Monthly Constellation - Ursae Minoris

During the light summer months here in the north there is not much observing going on, so I thought I'd start a Monthly Constellation series concentrating on the constellations visible from latitude 60 degrees North. The idea is to provide general information about the constellation and possible targets for amateur astronomers. An other reason is to familiarize my self with the constelleations, so this is also a learning process for me. The info and targets are under no circumstances complete. The reader can find lots of additional information by searching the Web.

Ursa Minor (Little Bear)

Ursa Minor is a constellation everybody is more or less familiar with, beacuse it contains Polaris (the North Star). Some people might not be aware that the constellation itself looks like a smaller version of the Big Dipper asterism. From urban skies the constellation can be hard discern, because it is mostly comprised of stars of magnitude ~2 - 5. However from areas with darker skies the Little Bear is easy to spot circling around the north celestial pole.

Ursae Minoris

Polaris is not exactly at the north celestial pole, but little less than 1 degree removed. Polaris was once used as the standard candle for determining stellar magnitudes, but then it was discovered that it is infact a variable star and therefore not a very good standard candle. In addition to being a variable star Polaris is also a binary star.

Even though being rather poor in obervational targets, there are a few that you can take a look at.

Binary Stars
Polaris (Alpha (α) Ursae Minoris): A combination of magnitude 2 and 9 stars, with a separation of 19 arcseconds. Even though usually designated as a binary star Polaris is infact a multiple star system composed of 4 stars in addition to Polaris itself. The components of the system are Alpha Urase Minoris A, Ab, B, C and D.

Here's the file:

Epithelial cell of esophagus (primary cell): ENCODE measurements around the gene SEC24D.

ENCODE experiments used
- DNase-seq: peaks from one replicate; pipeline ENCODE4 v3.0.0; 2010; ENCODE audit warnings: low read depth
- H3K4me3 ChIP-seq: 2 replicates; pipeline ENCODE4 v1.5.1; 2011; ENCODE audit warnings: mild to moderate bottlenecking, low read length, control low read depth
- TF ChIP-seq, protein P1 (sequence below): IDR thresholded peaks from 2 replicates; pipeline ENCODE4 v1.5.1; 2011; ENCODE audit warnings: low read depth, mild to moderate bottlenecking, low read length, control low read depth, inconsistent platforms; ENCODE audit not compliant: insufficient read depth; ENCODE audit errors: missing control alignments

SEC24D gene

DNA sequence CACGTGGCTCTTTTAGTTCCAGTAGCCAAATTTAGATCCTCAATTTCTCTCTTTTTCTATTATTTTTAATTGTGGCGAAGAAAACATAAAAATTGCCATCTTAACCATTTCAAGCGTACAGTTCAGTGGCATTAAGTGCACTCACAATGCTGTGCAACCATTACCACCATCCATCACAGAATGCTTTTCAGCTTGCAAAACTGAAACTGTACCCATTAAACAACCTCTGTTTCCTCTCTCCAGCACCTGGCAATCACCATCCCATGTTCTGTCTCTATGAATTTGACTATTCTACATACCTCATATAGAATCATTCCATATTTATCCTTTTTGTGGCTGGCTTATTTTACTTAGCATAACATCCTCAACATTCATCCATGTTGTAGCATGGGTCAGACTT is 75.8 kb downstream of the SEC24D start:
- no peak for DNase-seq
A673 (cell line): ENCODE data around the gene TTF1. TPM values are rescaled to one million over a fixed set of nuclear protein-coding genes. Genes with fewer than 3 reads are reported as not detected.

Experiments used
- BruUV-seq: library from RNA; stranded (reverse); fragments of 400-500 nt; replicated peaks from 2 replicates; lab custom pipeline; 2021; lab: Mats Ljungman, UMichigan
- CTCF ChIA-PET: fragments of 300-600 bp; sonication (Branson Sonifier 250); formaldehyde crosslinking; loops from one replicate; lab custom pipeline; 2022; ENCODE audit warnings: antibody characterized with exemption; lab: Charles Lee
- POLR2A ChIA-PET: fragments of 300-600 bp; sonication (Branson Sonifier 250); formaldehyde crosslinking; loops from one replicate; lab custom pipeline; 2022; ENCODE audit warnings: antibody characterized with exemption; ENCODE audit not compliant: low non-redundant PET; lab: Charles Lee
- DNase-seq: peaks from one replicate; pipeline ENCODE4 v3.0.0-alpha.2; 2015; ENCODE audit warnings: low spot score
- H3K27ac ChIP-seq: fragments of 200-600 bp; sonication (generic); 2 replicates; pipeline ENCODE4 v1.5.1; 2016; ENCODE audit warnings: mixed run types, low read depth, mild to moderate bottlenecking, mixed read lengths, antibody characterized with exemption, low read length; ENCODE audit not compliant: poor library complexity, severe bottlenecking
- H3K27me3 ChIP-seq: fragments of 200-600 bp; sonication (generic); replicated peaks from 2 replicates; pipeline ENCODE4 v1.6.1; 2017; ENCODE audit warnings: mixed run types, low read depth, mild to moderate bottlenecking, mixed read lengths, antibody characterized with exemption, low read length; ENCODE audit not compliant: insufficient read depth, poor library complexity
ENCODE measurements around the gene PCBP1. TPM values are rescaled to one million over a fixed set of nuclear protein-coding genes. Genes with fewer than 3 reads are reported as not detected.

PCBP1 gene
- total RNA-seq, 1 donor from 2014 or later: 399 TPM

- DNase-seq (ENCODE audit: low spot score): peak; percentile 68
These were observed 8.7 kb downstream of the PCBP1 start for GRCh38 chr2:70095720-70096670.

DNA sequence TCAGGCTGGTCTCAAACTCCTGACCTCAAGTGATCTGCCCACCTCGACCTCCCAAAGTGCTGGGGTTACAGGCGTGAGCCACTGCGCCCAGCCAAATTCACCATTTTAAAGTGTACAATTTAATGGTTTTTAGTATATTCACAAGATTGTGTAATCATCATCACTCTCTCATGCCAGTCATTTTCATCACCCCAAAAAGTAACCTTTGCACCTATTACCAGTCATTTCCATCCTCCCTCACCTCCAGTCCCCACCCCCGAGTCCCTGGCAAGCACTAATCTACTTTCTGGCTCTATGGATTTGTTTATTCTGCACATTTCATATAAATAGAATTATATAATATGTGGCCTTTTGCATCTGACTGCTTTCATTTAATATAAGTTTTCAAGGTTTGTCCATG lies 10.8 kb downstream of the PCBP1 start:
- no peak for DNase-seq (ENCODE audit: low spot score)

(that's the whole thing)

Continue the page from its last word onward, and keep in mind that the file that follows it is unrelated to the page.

Epsilon (ε) Ursae Minoris: A triple star system composed of Epsilon Ursae Minoris A, which is a spectroscopic binary and component B located 77 arcseconds away. Being a spectroscopic binary, component A can not be resolved with optical means only via spectral analysis of the dopplershifts of the components. This triple is the third star on the handle of the Little Dipper starting from Polaris.

NGC 6217: A face-on barred spiral of which the Hubble Space Telescope has taken a grand image. This galaxy can be difficult to find visually having a low surface brightness of magnitude 11.2 and angular size of 3,3 arcminutes compared to the Andromeda Galaxy's 3.5 and almost 3 degrees. Due to the low brightness it is mainly a photographic target (unless you happen to own a really big light bucket). If you have a equatorial mount without GOTO the galaxy can be found by first finding Zeta Ursae Minoris, the star joining the bowl and handle of the dipper, then rotating West in RA 48 minutes. This should land the galaxy in the field of view. The difference in declination is only 24'.

NGC 6217 location

That's about it for Ursa Minor.

Clear Skies


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